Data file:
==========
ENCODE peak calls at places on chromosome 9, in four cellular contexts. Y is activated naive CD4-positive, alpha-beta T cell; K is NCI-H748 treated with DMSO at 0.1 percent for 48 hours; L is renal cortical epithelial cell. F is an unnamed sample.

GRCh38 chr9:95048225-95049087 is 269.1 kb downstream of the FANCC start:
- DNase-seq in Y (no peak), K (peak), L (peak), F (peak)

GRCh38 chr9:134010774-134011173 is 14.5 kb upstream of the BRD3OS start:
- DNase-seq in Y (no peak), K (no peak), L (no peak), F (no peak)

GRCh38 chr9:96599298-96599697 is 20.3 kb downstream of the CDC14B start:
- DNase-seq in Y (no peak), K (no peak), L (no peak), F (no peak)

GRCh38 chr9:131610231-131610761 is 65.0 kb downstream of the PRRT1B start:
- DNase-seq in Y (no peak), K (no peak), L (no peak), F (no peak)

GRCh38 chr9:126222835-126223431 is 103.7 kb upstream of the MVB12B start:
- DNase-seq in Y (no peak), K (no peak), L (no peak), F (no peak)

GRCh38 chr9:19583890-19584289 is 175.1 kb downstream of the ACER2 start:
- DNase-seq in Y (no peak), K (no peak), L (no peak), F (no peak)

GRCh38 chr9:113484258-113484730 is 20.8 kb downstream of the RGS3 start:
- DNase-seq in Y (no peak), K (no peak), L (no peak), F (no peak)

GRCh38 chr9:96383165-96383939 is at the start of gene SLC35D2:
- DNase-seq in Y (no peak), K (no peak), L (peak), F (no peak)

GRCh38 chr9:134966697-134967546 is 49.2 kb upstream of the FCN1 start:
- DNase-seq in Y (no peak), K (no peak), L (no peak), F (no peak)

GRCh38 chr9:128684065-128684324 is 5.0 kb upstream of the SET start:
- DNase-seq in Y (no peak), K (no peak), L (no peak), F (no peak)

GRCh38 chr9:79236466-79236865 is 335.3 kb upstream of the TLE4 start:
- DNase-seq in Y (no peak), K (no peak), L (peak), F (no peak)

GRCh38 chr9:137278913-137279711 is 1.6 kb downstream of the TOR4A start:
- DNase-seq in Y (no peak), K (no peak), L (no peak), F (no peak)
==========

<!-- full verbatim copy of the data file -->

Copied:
ENCODE peak calls at places on chromosome 9, in four cellular contexts. Y is activated naive CD4-positive, alpha-beta T cell; K is NCI-H748 treated with DMSO at 0.1 percent for 48 hours; L is renal cortical epithelial cell. F is an unnamed sample.

GRCh38 chr9:95048225-95049087 is 269.1 kb downstream of the FANCC start:
- DNase-seq in Y (no peak), K (peak), L (peak), F (peak)

GRCh38 chr9:134010774-134011173 is 14.5 kb upstream of the BRD3OS start:
- DNase-seq in Y (no peak), K (no peak), L (no peak), F (no peak)

GRCh38 chr9:96599298-96599697 is 20.3 kb downstream of the CDC14B start:
- DNase-seq in Y (no peak), K (no peak), L (no peak), F (no peak)

GRCh38 chr9:131610231-131610761 is 65.0 kb downstream of the PRRT1B start:
- DNase-seq in Y (no peak), K (no peak), L (no peak), F (no peak)

GRCh38 chr9:126222835-126223431 is 103.7 kb upstream of the MVB12B start:
- DNase-seq in Y (no peak), K (no peak), L (no peak), F (no peak)

GRCh38 chr9:19583890-19584289 is 175.1 kb downstream of the ACER2 start:
- DNase-seq in Y (no peak), K (no peak), L (no peak), F (no peak)

GRCh38 chr9:113484258-113484730 is 20.8 kb downstream of the RGS3 start:
- DNase-seq in Y (no peak), K (no peak), L (no peak), F (no peak)

GRCh38 chr9:96383165-96383939 is at the start of gene SLC35D2:
- DNase-seq in Y (no peak), K (no peak), L (peak), F (no peak)

GRCh38 chr9:134966697-134967546 is 49.2 kb upstream of the FCN1 start:
- DNase-seq in Y (no peak), K (no peak), L (no peak), F (no peak)

GRCh38 chr9:128684065-128684324 is 5.0 kb upstream of the SET start:
- DNase-seq in Y (no peak), K (no peak), L (no peak), F (no peak)

GRCh38 chr9:79236466-79236865 is 335.3 kb upstream of the TLE4 start:
- DNase-seq in Y (no peak), K (no peak), L (peak), F (no peak)

GRCh38 chr9:137278913-137279711 is 1.6 kb downstream of the TOR4A start:
- DNase-seq in Y (no peak), K (no peak), L (no peak), F (no peak)